Because of the growing interest in healthy blended drinks, people are now taking the initiative to save money by making their own drinks… and buying those boxes of disposable straws – in fact stats show that there are hundreds of billions of plastic straws discarded annually in the US. With the growing zero waste initiatives across the globe there is also a growing awareness that even the smallest item can contribute to threats to the environment. In fact I have heard of several straw-free sustainability initiatives in Virginia and Arizona (US) and also in many London UK restaurants.

But straws are also essential for people who have physical challenges in regards to holding cups, and for people like myself who do a lot of interviews a straw prevents sounds coming through the microphone when taking sips of water. Females tend to love using straws because they prevent damage to lip gloss and other makeup. Also useful for people worried about staining their teeth with certain beverages, sensitive teeth, or damaged teeth and for people worried about the affects of acidic and sugary drinks.

Now I had read of glass straws that are reusable, but being glass, they’re breakable if dropped on a hard surface and can cloud over with frequent cycles in the dishwasher. For these straws it is recommended that people boil their glass straws occasionally to sterilize them. I’ve also heard of bio-friendly plastic free straws made of bamboo or corn, but have never seen them and I’m not sure if they’re as recyclable as traditional plastics. Most “biodegradable” plastic simply have starches in between plastic particles and break down more quickly (as opposed to estimated 180 years when buried in a landfill), but still result in those tiny plastic particles in the environment. (Interestingly, my cat loves plastic straws – she thinks they are the greatest toy ever!)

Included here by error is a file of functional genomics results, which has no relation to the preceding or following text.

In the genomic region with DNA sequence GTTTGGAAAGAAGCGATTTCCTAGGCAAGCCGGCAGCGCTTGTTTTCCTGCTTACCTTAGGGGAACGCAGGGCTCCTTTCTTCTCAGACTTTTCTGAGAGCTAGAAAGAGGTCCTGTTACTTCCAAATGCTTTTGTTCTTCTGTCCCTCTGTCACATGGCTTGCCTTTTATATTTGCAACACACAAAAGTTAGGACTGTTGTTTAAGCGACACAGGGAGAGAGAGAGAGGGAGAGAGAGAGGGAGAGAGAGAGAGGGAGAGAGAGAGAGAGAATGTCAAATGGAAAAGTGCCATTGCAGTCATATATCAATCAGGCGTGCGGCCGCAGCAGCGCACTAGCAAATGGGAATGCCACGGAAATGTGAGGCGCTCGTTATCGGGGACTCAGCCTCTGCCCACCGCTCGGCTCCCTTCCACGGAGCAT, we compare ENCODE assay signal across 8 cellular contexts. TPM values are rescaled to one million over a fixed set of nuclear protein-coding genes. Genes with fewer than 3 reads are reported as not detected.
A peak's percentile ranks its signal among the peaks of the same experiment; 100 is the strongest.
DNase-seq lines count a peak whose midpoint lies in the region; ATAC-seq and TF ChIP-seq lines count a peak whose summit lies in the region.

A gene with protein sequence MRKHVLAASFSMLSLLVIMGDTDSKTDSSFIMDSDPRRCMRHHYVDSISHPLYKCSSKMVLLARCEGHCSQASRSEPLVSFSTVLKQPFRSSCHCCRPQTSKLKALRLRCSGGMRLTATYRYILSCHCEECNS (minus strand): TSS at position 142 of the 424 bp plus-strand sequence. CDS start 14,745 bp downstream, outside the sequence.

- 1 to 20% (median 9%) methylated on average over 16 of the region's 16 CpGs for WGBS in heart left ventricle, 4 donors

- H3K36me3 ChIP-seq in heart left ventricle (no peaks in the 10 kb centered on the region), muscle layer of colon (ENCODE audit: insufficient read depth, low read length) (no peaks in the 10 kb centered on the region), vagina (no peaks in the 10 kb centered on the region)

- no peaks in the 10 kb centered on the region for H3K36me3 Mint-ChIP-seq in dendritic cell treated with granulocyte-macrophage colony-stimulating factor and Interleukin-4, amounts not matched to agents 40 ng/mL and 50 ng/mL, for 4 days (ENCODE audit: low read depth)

This company is justifiably proud of the products they provide their customers, and they offer them at such an attractive price point, too. You'll find everything from stainless steel ice cubes to sandwich picks to straws, cups and more there on the site (www.eco-straws.co.uk) Stainless steel is one of the most eco-friendly materials out there today – it has a long life and it is totally recyclable and can be recycled indefinitely (as opposed to plastic or paper fibers which loose integrity after awhile). I totally believe in investing in the future – so while one might pay a few cents more for a product like this, but a product like this will last them for their lifetime and in the end they’ll save money in reduced straw purchases and all the other hidden costs involved in producing and disposing of plastic straws. 

The only drawbacks I found with the products are that the scoop straw, while useful for shakes and smoothies, the straw portion is a little smaller then I'd prefer. Also the bent straw may end up causing issues for cleaning later on because of the bend in the straw itself. This is another reason why I personally prefer the straight straw. ...and one final comment - I did notice that if one isn't careful you could bump your tooth or pinch the lip between the straw and a tooth and because the straw is metal, it could be a bit uncomfortable. Regardless, I loved the product and fully intend to purchase a set of the straight straws for my family.

Find Dave and Lillian Brummet, excerpts from their books, their radio program, blog, and more at: http://brummet.ca * Support the Brummets by telling your friends, clicking those social networking buttons, or visiting the Brummet's Store - and help raise funds for charity as well!
 



4 comments:

  1. Nicely written blog with lots of information i like your comments and hard work to collect all news

    ReplyDelete
  2. These kind of tools won't rust because it's stainless steel.

    ReplyDelete
    Replies
    1. Yes! and here in 2015 I'm still using the ones I purchased for myself after doing this review project :)

      Delete